“Food systems have the potential to both nurture human health and support environmental sustainability; however, they are currently threatening both. Providing a growing global population with healthy diets from sustainable food systems is an immediate challenge,” says the EAT-Lancet Commission on Food, Planet, and Health.
Indeed, food production has caused major global environmental risks. Upfield has long realized the challenges and driven to be part of the solutions. The company is committed to building a sustainable food system that operates within safe operating space at all scales on Earth.
Upfield is the largest global plant-based consumer product company. Although the company officially was newly established in July 2018 after Unilever sold off its branch on plant-based spreads, their brands have been around and growing since 1871. Upfield houses familiar brands like Flora, Rama, and Blue Band.
Calling themselves “Generation Plant”, Upfield advocates for the transformation of the food system and promotes plant-based eating. They are in pursuit of a “Better Plant-Based Future” that is delicious, better for health, and better for the planet. In building their system and policies, Upfield considers a broad view of sustainability that includes environmental sustainability, economic sustainability, public health, and planetary health.
Upfield’s pursuit of a better planet focuses on environmental action, better packaging, responsible sourcing, ingredients, and community involvement. One of their most important efforts is on sourcing policy. Upfield has a strict Responsible Sourcing Policy to be adhered to by all its suppliers and business partners. To ensure that deforestation does not occur in its supply chain, Upfield partners with Starling to use their innovative satellite monitoring technology.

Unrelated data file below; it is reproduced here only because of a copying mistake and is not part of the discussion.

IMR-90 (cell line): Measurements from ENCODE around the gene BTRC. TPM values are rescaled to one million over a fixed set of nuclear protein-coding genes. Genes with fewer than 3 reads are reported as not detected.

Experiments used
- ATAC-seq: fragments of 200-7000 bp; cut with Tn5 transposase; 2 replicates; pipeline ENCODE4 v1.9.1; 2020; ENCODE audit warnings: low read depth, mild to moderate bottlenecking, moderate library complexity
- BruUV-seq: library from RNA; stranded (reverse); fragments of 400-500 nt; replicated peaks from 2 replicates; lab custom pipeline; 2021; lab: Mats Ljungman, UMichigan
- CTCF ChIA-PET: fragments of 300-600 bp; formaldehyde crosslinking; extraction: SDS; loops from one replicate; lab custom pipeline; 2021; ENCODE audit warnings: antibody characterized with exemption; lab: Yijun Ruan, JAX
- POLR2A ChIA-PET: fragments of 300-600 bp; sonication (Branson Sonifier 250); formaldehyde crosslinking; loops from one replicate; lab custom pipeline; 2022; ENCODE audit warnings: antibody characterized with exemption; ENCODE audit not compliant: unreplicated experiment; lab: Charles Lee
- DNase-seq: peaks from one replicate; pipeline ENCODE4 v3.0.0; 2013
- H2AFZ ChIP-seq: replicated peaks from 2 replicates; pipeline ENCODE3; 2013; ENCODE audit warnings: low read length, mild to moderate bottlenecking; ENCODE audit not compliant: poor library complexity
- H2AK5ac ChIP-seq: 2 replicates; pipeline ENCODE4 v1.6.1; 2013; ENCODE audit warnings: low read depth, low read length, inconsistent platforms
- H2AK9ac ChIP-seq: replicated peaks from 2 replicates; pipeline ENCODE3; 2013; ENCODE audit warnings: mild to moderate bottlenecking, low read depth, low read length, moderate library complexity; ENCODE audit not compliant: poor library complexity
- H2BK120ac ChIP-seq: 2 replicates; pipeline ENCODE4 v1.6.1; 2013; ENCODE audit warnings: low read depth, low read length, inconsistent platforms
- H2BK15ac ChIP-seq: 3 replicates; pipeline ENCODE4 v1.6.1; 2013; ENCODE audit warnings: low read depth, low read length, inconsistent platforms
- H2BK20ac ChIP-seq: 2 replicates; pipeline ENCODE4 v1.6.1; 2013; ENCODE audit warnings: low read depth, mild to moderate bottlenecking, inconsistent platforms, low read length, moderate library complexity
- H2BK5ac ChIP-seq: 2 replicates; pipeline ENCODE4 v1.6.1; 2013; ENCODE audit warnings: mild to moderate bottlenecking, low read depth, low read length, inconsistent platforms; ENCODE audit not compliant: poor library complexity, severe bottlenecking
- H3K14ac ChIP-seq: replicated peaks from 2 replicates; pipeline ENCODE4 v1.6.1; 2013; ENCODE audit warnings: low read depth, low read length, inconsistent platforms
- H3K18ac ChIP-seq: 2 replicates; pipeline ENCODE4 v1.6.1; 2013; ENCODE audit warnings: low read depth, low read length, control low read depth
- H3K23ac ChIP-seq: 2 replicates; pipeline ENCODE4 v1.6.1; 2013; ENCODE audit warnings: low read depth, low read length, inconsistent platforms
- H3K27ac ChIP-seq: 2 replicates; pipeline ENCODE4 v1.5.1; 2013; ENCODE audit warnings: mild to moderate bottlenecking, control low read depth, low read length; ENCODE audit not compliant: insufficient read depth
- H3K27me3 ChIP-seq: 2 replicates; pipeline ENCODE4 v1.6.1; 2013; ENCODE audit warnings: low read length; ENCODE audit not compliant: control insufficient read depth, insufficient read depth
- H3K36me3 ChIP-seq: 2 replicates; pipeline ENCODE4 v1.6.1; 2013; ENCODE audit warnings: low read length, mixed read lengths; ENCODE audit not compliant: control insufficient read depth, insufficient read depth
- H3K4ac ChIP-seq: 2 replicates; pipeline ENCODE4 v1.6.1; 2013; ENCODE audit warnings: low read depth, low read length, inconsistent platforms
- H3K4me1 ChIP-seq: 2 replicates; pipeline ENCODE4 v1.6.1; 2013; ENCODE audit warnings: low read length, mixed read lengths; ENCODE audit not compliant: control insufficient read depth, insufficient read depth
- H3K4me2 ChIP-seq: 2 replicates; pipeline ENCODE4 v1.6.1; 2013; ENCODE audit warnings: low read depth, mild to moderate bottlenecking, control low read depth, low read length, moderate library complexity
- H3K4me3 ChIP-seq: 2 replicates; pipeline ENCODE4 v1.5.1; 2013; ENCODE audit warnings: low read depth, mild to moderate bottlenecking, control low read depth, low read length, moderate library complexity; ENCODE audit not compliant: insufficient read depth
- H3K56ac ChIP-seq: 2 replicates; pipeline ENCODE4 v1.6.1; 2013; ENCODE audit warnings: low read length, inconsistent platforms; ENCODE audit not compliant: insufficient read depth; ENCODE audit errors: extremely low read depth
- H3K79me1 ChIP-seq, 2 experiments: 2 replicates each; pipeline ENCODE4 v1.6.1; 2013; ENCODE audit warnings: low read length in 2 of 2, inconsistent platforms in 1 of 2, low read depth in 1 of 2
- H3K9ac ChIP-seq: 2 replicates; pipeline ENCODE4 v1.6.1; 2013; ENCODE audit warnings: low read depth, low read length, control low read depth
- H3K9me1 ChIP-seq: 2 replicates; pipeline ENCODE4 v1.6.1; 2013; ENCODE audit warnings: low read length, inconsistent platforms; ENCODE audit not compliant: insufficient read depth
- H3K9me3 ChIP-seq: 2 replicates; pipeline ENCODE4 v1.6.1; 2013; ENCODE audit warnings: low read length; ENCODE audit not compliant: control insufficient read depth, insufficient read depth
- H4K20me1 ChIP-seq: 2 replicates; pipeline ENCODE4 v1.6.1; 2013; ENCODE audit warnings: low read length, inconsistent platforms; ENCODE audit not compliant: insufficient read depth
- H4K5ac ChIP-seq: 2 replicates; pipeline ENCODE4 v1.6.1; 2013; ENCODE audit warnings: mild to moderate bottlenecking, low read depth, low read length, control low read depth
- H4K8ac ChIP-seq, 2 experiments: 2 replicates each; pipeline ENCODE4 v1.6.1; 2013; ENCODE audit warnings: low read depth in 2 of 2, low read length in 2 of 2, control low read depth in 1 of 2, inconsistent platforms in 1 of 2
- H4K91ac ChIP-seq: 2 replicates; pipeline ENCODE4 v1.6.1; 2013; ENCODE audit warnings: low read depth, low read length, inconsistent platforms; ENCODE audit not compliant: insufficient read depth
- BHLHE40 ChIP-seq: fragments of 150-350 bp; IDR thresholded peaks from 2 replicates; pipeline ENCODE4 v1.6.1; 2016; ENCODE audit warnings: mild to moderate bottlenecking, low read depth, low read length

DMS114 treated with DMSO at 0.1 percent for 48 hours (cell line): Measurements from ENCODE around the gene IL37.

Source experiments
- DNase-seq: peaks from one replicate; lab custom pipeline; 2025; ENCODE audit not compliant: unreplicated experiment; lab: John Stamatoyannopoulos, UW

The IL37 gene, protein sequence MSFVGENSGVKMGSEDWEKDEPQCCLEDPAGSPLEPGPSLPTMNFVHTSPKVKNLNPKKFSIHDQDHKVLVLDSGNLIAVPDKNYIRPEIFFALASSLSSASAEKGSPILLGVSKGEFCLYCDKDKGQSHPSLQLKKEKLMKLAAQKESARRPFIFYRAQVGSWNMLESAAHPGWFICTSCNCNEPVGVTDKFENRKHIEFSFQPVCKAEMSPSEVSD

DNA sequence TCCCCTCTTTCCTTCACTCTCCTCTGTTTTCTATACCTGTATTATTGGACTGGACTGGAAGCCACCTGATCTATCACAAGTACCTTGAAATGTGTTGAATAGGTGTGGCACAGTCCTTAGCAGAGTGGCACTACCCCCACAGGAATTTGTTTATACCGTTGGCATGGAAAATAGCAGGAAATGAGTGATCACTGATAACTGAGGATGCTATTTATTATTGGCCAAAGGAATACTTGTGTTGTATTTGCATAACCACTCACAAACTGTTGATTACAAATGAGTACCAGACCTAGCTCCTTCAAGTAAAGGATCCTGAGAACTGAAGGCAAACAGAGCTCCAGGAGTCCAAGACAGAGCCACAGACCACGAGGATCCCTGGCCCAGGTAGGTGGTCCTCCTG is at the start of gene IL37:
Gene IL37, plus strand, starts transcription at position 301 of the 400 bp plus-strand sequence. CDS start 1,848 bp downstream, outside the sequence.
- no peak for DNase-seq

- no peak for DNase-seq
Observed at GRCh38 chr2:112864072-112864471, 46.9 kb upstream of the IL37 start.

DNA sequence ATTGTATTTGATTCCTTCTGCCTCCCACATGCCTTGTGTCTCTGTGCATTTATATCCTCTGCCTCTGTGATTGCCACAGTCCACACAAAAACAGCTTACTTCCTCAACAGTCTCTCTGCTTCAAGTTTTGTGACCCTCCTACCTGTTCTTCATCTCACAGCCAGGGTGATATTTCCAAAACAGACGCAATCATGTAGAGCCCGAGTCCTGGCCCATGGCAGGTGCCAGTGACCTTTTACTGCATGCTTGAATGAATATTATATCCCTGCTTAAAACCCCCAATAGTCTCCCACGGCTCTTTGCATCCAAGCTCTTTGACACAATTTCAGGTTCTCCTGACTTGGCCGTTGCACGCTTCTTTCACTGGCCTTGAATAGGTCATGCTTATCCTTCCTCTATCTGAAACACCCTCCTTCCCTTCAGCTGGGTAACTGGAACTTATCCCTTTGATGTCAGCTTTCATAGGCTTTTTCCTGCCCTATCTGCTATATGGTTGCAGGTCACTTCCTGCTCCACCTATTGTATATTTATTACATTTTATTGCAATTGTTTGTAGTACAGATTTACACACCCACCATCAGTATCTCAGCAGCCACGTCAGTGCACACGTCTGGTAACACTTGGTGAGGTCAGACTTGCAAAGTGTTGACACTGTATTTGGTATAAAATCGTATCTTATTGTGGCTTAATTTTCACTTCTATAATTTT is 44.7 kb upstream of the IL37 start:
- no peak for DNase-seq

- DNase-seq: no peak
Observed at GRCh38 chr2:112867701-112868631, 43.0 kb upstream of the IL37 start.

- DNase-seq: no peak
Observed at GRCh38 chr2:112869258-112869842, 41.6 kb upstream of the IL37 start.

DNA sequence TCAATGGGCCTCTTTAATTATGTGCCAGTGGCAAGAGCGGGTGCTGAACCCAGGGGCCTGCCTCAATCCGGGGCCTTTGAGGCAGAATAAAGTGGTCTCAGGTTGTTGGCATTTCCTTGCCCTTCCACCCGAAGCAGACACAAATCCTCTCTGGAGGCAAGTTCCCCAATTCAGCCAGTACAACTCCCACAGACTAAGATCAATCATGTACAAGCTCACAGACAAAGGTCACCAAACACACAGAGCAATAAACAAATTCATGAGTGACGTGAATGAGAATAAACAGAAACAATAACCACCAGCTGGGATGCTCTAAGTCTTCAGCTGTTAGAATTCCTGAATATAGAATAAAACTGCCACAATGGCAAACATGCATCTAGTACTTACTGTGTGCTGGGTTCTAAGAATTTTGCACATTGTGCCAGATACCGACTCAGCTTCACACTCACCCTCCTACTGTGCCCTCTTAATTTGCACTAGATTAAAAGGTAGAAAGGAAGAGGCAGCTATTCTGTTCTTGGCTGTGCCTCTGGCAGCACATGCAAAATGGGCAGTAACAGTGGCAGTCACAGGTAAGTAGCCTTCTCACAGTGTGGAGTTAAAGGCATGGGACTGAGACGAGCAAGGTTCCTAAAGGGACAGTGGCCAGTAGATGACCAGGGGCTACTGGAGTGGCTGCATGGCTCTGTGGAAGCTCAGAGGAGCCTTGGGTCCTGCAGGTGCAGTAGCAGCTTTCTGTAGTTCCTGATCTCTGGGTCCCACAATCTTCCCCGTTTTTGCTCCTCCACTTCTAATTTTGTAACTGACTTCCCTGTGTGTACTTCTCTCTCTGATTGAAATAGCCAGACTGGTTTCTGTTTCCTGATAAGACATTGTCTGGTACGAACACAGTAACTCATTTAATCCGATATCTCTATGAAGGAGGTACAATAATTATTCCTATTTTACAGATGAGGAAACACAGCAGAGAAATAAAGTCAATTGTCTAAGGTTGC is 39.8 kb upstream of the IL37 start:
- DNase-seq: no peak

As of October 2019, all of the palm oil directly purchased by Upfield is 100% physically certified in accordance with their commitment to sourcing sustainable palm oil in accordance with RSPO (Roundtable on Sustainable Palm Oil) standards, as well as NDPE Principles (No Deforestation, No Peat and No Exploitation). Currently, only 20% of palm oil production worldwide has been certified to the standards of the RSPO.
In Wageningen, the Upfield Food Science Centre is on its way to completion in the first quarter of 2022. Set to be Upfield’s Research & Development facility, the building will comply with the highest standards for sustainability.
Building sustainable food systems will contribute towards sustainable development significantly. It needs active participation from consumers, farmers, decision-makers, NGOs, and definitely, businesses. Upfield has set a great example as a responsible business by building the initiative and even advocates for wider change across the production chain. People, planet, and profit can definitely go hand in hand.
Editor: Marlis Afridah
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